Playing God
Oasis: Definitely Maybe

i was intrigued by Definitely Maybe before I ever heard it. Once Oasis hit it big over here with (What’s The Story) Morning Glory and “Wonderwall”, the exposure trickled back down to their first album, and the sort-of narrative I kept hearing about struck me as perfect: A bunch of do-nothings from Manchester with a bunch of songs about being do-nothings that wished/pretended to be rock stars. And of course, they became rock stars. When I finally picked it up, Definitely Maybe mostly fulfilled my expectations, and there’s certainly a clutch of enduring songs at its heart, but the whole thing goes slack at times, and there are a couple of just incredibly bad songs (if I never hear “Shakermaker” again, it will be too soon). The flaws were bad enough, or maybe the album was close enough to perfection, that the 44-minute version I’ve put together below is the only way I listen to the album these days. If Oasis had released this version I’m sure that in addition to maybe getting a bit more respect (which their early work, at least, deserves), there’d be less debate over which is their finest album.

1. “Rock ‘N’ Roll Star” (5:22)
Opening tracks don’t get much more fitting, or indelible, than this. “Rock ‘N’ Roll Star” lays it out for you, the narrator bragging and boasting of what the lyrics essentially admit is a lie/illusion (“In my mind my dreams are real”). It’s also a great song, of course, especially the droning “It’s just rock and roll” bit at the end.

2. “Columbia” (6:17)
“Columbia” is my favorite song from Definitely Maybe,a thick slice of pounding drugged-up sludge that sounds different from the sound Oasis were famous for—over here anyway. It’s explicit on this album that drugs (cocaine here, specifically) are part of what fuels the rock star fantasy, and as we’ll see with Morning Glory, the reality as well. I wanted to keep a song between “Rock ‘N’ Roll Star” and “Live Forever”, but instead of the terribly weak, boring “Shakermaker” I put in “Columbia” for a similarly disoriented feel.

3. “Live Forever” (4:36)
After the haze of “Columbia” that classic drum opening feels fresh and clean, and given that “Live Forever” is the most positive song on either version of Definitely Maybe that’s just how it should be. The arrogance here is easier to take than on the other songs (although arrogance is a vital part of Definitely Maybe’s charm), and with “Live Forever” we also have the first instance of Noel (through Liam) admitting some doubt: “Maybe I will never be all the things I want to be”.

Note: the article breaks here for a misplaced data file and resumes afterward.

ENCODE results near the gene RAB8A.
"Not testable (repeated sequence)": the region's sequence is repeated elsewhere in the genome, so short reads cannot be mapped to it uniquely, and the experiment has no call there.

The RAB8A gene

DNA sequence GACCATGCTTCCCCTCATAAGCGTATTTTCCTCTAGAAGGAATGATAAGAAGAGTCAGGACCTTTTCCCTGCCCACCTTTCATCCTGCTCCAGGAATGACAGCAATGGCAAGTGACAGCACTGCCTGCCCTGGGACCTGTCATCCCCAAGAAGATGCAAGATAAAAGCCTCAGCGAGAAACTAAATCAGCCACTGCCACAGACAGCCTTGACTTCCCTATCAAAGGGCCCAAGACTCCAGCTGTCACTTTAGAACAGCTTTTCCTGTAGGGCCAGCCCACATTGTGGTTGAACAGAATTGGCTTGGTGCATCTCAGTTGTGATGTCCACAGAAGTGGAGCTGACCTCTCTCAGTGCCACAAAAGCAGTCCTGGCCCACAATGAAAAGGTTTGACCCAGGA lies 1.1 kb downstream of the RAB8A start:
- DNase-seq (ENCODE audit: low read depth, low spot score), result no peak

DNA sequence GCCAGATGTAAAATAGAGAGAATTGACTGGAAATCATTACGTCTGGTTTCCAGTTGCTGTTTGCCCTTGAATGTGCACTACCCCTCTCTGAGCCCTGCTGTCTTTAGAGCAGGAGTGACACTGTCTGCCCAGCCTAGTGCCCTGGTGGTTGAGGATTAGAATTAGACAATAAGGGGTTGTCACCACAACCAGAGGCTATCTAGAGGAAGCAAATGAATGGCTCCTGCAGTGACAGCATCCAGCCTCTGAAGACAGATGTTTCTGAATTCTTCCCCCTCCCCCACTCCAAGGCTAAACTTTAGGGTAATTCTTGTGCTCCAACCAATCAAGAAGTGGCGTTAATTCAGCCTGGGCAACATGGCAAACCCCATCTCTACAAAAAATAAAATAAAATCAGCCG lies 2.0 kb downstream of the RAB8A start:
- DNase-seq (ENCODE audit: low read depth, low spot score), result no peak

4. “Supersonic” (4:43)
But let us not forget that Definitely Maybe is also a hedonistic album, although dubbing it a “party album” might be a bit much. “Supersonic” flips back and forth between the rock star dream and the reality (the tension that defines the album, of course), and when Liam sings of his “friend” who “nobody can see”, “nobody can ever hear him call”, it’s easy to read it as applying to himself. Most of the lyrics are nonsensical, but at this stage of their career that was part of Oasis’ charm.

5. “Bring It On Down” (4:17)
I wanted to slim down Definitely Maybe with this Playing God, and so either “Up In The Sky” and this song had to go. They’re both similarly frenzied but relatively undistinguished, and while neither is a bad song, the album doesn’t need both. “Bring It On Down” won on the strength of the “You’re the outcast / You’re the underclass / But you don’t care / ‘Cause you’re living fast” chorus, again seeing Noel mythologize his then-current state in life while striving desperately for success.

6. “Going Nowhere” (4:44, “Stand By Me” b-side)
Yes, this song was released in 1997, three years after Definitely Maybe. But as the liner notes to The Masterplan reveal, “Going Nowhere” was written way back in 1990. And the lyrics bear it out: “I wanna be a millionaire so can you take me there / Wanna be wild ‘cause my life’s so tame” is the most honest assessment of what life for the members of Oasis was actually like while they dreamed their dreams of stardom. Listening to the Noel-sung 1997 version, one would imagine that if they’d actually included it on Definitely Maybe it would be less polished sonically, but in any case it’s a nice change of pace for the originally monochromatic album, being nearly acoustic. Including it would also have given the listener a break from Liam’s nasal sneer, which doesn’t hurt.

7. “Cigarettes & Alcohol” (4:49)
The major reason I like Definitely Maybe so much is that every time the songs either introduce an element of depressive doubt or overweening arrogance something comes along to right the balance, leaving the whole teetering between the two extremes. So after “Going Nowhere” we need something to pick us back up, and the statement of purpose (“You gotta make it happen!”) “Cigarettes & Alcohol”, complete with more drug references, is perfect.

8. “Slide Away” (6:32)
“Slide Away” is probably the one song that really doesn’t have much to do with the rest of the album; it’s just a love song. But it’s so good that I couldn’t see withholding it from my version of Definitely Maybe. Also, it works well with “Live Forever”.

9. “Married With Children” (3:11)
Just as I kept the original opening to Definitely Maybe, we still have the same closer. The short, acoustic “Married With Children” is telling the same story as the rest of the album, but from a different, rather negative perspective (whoever Liam is singing “Live Forever” and “Slide Away” to, maybe?). Ending the album with “Your music’s shite, it keeps me up all night” is just the sort of ego deflation that kept Oasis bearable in the beginning.

By: Ian Mathers
Published on: 2004-08-03
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